Top Five Trends Driving POL Adoption For Smart Buildings

Passive Optical Local Area Networks are the key to future-ready, cost-effective digital transformations in smart environments.

Around the world, Passive Optical Local Area Networks (POL) are a vital component for smart buildings and smart campuses to enable the various communication and analyzation systems that supply data and optimize building performance. With POL in place, management and operations — as well as end-users — can take advantage of these valued services while being sustainable, secure, safe, reliable, and resilient. The smart buildings technology market is expected to grow 16.1 percent over the next five years from a 2018 market size of $30.5 billion, according to the Telecommunications Industry Association (TIA).

Passive Optical Local Area Networks
(Photo: Association for Passive Optical LAN (APOLAN))

With this in mind, the Association for Passive Optical LAN (APOLAN) has announced the top five trends driving the replacement of copper-based networks with POL to meet 21st century smart building demands.

“A smart building can be thought of as an ecosystem, a dynamic entity with many devices of varying age that need to communicate and depend on each other,” said Mario Blandini, Marketing Committee Chair, APOLAN. “If a smart building’s ecosystem was the human body, Passive Optical LAN would be the the central nervous system, transmiting vast amounts of data with seamless connectivity and communiations, regardless of the various components in the network.”

Below are the top five trends APOLAN has determined as the driving factors for POL:

  1. The Cloud: With most environments moving to the cloud and servers in buildings no longer common place, demands for SaaS environments are increasing. A classic copper-based LAN cannot keep pace as it was designed to carry traffic between computers in a building or campus. POL environements, on the other hand, can easily accommodate this shift by reliably connecting users to their SaaS applications running in the cloud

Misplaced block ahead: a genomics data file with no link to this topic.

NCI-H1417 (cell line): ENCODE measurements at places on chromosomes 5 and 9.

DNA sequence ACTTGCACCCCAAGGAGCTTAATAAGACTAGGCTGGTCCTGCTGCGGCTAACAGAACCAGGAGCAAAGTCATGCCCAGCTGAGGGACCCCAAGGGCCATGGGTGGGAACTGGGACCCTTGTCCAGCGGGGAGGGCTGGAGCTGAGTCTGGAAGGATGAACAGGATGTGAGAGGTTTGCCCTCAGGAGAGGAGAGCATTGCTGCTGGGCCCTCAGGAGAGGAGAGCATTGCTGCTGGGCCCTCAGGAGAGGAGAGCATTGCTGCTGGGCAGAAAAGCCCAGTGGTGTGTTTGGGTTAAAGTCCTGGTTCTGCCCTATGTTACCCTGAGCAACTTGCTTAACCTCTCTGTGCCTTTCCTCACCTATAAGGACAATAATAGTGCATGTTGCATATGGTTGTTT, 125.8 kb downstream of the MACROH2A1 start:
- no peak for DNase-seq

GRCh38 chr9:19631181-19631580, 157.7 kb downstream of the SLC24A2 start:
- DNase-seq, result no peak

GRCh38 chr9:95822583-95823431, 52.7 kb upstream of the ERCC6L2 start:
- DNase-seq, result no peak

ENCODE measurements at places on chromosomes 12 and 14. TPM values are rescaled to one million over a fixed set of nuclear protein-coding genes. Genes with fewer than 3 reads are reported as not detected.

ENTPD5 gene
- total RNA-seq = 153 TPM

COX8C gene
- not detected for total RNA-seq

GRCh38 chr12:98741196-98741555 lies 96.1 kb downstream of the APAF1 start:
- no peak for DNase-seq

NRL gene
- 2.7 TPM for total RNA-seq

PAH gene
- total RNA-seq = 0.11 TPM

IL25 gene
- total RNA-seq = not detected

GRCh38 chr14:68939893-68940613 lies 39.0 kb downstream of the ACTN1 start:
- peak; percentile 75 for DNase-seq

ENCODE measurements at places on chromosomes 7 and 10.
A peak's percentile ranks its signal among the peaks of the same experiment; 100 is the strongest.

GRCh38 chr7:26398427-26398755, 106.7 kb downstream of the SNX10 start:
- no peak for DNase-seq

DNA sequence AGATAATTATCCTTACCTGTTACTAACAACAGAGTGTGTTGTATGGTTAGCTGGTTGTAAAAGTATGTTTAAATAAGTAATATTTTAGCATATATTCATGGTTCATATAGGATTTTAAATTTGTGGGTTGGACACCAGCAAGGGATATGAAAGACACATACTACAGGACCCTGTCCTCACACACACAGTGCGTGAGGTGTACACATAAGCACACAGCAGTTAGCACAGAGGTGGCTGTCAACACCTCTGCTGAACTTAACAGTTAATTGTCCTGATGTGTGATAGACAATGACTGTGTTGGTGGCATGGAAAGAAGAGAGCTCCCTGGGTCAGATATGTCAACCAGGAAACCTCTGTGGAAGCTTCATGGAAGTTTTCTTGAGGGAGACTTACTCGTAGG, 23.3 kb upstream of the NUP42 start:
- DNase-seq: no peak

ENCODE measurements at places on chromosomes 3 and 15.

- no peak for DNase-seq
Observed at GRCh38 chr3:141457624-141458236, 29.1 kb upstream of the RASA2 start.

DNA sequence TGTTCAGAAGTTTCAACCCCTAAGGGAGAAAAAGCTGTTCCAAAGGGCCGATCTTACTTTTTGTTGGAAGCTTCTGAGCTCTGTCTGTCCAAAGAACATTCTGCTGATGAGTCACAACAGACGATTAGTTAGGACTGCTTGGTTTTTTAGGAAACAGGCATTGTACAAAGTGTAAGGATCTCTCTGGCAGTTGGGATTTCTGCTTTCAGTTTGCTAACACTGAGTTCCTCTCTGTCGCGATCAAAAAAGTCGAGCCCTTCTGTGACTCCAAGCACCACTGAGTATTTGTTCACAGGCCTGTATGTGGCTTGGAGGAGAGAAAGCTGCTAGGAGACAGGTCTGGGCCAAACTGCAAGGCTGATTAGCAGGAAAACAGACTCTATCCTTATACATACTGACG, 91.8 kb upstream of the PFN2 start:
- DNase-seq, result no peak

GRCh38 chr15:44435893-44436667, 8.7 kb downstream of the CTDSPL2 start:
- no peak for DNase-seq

2. Data Growth: The growth of 4K video is one example of how data growth is pushing the limits of traditional infrastructure. With the future predicted to bring continued growth in traditional business data use, and even greater growth in sensor data, fiber is the 21st century media for LAN. Passive Optical LAN enables capacity growth at a fraction of the equipment and cabling required with classic LAN architectures, which also decreases both OPEX and CAPEX.
  3. IoT on the Rise: Smart buildings are defined by sensors, devices, and systems in the building connected to the LAN to operate more efficiently. However, classic LAN technology from the 20th century was never designed to support a network robust enough to stay ahead of the increasing device growth.
  4. The Density Demand: Advances in WiFi like 802.11ax carry more traffic and support a large number of users and devices in a smaller area. While each user may have several connected devices and be surrounded by IoT devices, each user still expects to have fast accesssability. As the number of device and sensors in a building increases, density will be an issue for tradtional copper-based LANs.
  5. Investment Protection: Passive Optical LAN has proven to deliver CAPEX and OPEX savings beyond that of a traditional copper-based LAN. More impressive is that the investment made today will deliver benefits for decades to come. No matter what technology advancements or demands arise 30 years from now, POL will be in place to accommodate them. Copper-networks, however, will not be able to withstand the test of time without significant – and costly – upgrades.

From hospitality, education, government and healthcare, to corporate environments, POL allows buildings and campuses to achieve improved efficiency at a lower cost, and supports green buildings and more efficient spaces by providing a future-proof and high-speed infrastructure to keep pace with today and tomorrow’s technology demands.

More information about POL and smart buildings can found in the recent “Smart Buildings, Smart Networks” webinar.